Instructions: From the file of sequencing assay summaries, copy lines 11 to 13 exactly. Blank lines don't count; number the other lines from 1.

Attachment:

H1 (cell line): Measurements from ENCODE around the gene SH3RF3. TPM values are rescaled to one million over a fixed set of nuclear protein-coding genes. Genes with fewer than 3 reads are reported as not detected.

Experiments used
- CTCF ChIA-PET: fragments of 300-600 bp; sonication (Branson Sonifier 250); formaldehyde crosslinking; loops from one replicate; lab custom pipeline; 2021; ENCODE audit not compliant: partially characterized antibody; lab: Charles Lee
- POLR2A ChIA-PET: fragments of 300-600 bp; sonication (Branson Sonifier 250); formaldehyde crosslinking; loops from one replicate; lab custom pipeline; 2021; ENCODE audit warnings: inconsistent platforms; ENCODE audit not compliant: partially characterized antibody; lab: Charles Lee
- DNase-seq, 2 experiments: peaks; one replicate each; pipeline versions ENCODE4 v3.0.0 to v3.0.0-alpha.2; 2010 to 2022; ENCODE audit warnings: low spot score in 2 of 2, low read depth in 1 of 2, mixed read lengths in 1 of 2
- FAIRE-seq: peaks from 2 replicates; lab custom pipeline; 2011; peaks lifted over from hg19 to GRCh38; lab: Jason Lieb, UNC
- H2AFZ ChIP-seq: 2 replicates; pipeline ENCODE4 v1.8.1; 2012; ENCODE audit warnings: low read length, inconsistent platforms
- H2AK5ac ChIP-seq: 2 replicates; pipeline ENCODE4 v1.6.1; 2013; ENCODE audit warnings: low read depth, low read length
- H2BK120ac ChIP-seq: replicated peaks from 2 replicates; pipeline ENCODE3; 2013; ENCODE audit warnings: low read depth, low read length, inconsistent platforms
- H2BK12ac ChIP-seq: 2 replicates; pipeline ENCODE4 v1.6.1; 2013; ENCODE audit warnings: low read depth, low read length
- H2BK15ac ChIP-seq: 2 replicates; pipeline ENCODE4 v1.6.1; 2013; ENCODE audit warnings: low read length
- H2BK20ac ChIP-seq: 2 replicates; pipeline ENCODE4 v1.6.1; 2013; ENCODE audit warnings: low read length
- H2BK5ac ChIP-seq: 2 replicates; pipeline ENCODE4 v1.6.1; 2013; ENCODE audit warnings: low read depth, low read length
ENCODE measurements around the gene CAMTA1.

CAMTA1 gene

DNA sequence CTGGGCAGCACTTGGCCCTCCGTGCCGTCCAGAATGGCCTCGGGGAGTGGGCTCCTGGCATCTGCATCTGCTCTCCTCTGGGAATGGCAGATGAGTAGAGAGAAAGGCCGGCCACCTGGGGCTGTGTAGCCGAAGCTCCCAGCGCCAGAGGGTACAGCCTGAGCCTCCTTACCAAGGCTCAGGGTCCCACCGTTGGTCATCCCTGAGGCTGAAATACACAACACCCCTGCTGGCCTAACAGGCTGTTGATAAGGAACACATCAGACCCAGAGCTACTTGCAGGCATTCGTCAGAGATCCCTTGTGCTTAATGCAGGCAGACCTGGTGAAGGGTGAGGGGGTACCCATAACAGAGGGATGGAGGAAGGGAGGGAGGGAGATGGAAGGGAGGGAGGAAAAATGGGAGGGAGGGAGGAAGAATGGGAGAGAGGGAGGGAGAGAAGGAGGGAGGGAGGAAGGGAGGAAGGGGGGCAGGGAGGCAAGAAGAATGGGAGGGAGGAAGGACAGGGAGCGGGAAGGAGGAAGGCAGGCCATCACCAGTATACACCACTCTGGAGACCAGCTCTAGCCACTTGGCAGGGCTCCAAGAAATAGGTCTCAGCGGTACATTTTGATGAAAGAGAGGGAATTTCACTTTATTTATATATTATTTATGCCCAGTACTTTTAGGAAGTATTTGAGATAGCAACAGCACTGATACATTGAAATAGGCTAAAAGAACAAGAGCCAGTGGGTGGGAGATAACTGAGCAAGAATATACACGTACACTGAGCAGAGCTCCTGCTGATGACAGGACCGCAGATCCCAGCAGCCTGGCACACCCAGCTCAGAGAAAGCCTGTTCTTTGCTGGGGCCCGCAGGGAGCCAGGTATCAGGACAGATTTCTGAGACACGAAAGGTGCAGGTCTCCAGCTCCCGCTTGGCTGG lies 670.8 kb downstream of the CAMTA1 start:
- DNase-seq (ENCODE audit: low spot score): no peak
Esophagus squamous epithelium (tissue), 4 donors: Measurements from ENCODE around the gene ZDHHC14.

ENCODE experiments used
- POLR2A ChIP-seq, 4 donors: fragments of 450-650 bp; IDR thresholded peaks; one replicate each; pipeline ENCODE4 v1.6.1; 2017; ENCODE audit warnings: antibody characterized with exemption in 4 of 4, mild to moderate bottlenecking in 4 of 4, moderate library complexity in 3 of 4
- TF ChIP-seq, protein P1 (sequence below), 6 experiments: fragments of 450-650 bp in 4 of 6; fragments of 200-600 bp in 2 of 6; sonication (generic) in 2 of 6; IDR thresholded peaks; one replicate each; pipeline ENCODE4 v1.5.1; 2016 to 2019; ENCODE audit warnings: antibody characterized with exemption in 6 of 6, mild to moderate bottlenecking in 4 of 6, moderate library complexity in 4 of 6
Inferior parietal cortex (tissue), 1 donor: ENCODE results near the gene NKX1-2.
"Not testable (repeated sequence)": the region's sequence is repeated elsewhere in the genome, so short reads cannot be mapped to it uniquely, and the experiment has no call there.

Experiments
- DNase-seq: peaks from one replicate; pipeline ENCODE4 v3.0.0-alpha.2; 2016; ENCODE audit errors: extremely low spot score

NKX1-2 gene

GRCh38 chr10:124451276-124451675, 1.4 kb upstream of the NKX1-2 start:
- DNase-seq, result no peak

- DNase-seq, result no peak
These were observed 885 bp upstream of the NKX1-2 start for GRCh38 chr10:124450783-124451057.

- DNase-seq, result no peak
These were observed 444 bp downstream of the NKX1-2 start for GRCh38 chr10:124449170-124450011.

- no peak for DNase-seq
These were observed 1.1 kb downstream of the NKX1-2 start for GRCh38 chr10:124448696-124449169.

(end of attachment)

- H2BK15ac ChIP-seq: 2 replicates; pipeline ENCODE4 v1.6.1; 2013; ENCODE audit warnings: low read length
- H2BK20ac ChIP-seq: 2 replicates; pipeline ENCODE4 v1.6.1; 2013; ENCODE audit warnings: low read length
- H2BK5ac ChIP-seq: 2 replicates; pipeline ENCODE4 v1.6.1; 2013; ENCODE audit warnings: low read depth, low read length